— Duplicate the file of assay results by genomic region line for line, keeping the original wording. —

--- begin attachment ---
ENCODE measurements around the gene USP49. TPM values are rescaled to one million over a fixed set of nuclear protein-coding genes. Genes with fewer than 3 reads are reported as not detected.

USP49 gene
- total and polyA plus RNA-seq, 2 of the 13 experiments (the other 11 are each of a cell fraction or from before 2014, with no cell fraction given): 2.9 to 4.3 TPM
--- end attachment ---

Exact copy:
ENCODE measurements around the gene USP49. TPM values are rescaled to one million over a fixed set of nuclear protein-coding genes. Genes with fewer than 3 reads are reported as not detected.

USP49 gene
- total and polyA plus RNA-seq, 2 of the 13 experiments (the other 11 are each of a cell fraction or from before 2014, with no cell fraction given): 2.9 to 4.3 TPM